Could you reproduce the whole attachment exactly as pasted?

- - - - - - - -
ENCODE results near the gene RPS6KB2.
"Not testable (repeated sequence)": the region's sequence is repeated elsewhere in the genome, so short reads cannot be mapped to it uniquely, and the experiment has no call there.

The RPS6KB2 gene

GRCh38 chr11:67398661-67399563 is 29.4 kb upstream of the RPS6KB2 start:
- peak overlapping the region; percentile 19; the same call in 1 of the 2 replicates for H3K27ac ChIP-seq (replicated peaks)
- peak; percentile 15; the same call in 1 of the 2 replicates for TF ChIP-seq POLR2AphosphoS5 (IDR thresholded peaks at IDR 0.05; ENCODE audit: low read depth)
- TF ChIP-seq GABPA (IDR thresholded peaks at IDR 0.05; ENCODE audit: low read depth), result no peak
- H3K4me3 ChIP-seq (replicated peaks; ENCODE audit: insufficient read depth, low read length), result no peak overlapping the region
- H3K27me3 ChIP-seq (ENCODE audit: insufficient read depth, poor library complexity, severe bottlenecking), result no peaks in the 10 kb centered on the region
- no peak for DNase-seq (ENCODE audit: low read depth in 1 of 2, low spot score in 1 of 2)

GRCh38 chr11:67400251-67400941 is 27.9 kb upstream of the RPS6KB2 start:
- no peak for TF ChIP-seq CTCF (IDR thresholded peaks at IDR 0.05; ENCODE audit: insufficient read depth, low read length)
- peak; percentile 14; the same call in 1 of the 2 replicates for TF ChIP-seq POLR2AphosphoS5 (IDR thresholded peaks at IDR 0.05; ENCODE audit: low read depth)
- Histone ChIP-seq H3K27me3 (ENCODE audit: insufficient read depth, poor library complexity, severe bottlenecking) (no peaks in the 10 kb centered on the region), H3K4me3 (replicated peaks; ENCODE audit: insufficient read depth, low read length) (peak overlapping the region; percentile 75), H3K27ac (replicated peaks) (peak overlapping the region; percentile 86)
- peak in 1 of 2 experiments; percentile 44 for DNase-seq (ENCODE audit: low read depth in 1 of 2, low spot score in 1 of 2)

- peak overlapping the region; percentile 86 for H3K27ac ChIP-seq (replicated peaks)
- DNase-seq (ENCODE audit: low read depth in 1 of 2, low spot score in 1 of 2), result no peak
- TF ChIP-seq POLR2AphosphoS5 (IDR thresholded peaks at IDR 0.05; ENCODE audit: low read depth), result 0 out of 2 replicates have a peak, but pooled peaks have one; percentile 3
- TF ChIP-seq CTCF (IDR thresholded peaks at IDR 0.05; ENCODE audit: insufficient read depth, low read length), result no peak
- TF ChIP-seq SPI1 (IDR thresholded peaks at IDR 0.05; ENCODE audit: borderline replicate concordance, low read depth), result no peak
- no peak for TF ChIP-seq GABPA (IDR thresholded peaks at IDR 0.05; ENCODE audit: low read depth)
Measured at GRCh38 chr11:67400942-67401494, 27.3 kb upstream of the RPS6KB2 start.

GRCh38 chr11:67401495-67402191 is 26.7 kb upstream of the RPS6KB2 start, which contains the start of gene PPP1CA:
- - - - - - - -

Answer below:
ENCODE results near the gene RPS6KB2.
"Not testable (repeated sequence)": the region's sequence is repeated elsewhere in the genome, so short reads cannot be mapped to it uniquely, and the experiment has no call there.

The RPS6KB2 gene

GRCh38 chr11:67398661-67399563 is 29.4 kb upstream of the RPS6KB2 start:
- peak overlapping the region; percentile 19; the same call in 1 of the 2 replicates for H3K27ac ChIP-seq (replicated peaks)
- peak; percentile 15; the same call in 1 of the 2 replicates for TF ChIP-seq POLR2AphosphoS5 (IDR thresholded peaks at IDR 0.05; ENCODE audit: low read depth)
- TF ChIP-seq GABPA (IDR thresholded peaks at IDR 0.05; ENCODE audit: low read depth), result no peak
- H3K4me3 ChIP-seq (replicated peaks; ENCODE audit: insufficient read depth, low read length), result no peak overlapping the region
- H3K27me3 ChIP-seq (ENCODE audit: insufficient read depth, poor library complexity, severe bottlenecking), result no peaks in the 10 kb centered on the region
- no peak for DNase-seq (ENCODE audit: low read depth in 1 of 2, low spot score in 1 of 2)

GRCh38 chr11:67400251-67400941 is 27.9 kb upstream of the RPS6KB2 start:
- no peak for TF ChIP-seq CTCF (IDR thresholded peaks at IDR 0.05; ENCODE audit: insufficient read depth, low read length)
- peak; percentile 14; the same call in 1 of the 2 replicates for TF ChIP-seq POLR2AphosphoS5 (IDR thresholded peaks at IDR 0.05; ENCODE audit: low read depth)
- Histone ChIP-seq H3K27me3 (ENCODE audit: insufficient read depth, poor library complexity, severe bottlenecking) (no peaks in the 10 kb centered on the region), H3K4me3 (replicated peaks; ENCODE audit: insufficient read depth, low read length) (peak overlapping the region; percentile 75), H3K27ac (replicated peaks) (peak overlapping the region; percentile 86)
- peak in 1 of 2 experiments; percentile 44 for DNase-seq (ENCODE audit: low read depth in 1 of 2, low spot score in 1 of 2)

- peak overlapping the region; percentile 86 for H3K27ac ChIP-seq (replicated peaks)
- DNase-seq (ENCODE audit: low read depth in 1 of 2, low spot score in 1 of 2), result no peak
- TF ChIP-seq POLR2AphosphoS5 (IDR thresholded peaks at IDR 0.05; ENCODE audit: low read depth), result 0 out of 2 replicates have a peak, but pooled peaks have one; percentile 3
- TF ChIP-seq CTCF (IDR thresholded peaks at IDR 0.05; ENCODE audit: insufficient read depth, low read length), result no peak
- TF ChIP-seq SPI1 (IDR thresholded peaks at IDR 0.05; ENCODE audit: borderline replicate concordance, low read depth), result no peak
- no peak for TF ChIP-seq GABPA (IDR thresholded peaks at IDR 0.05; ENCODE audit: low read depth)
Measured at GRCh38 chr11:67400942-67401494, 27.3 kb upstream of the RPS6KB2 start.

GRCh38 chr11:67401495-67402191 is 26.7 kb upstream of the RPS6KB2 start, which contains the start of gene PPP1CA: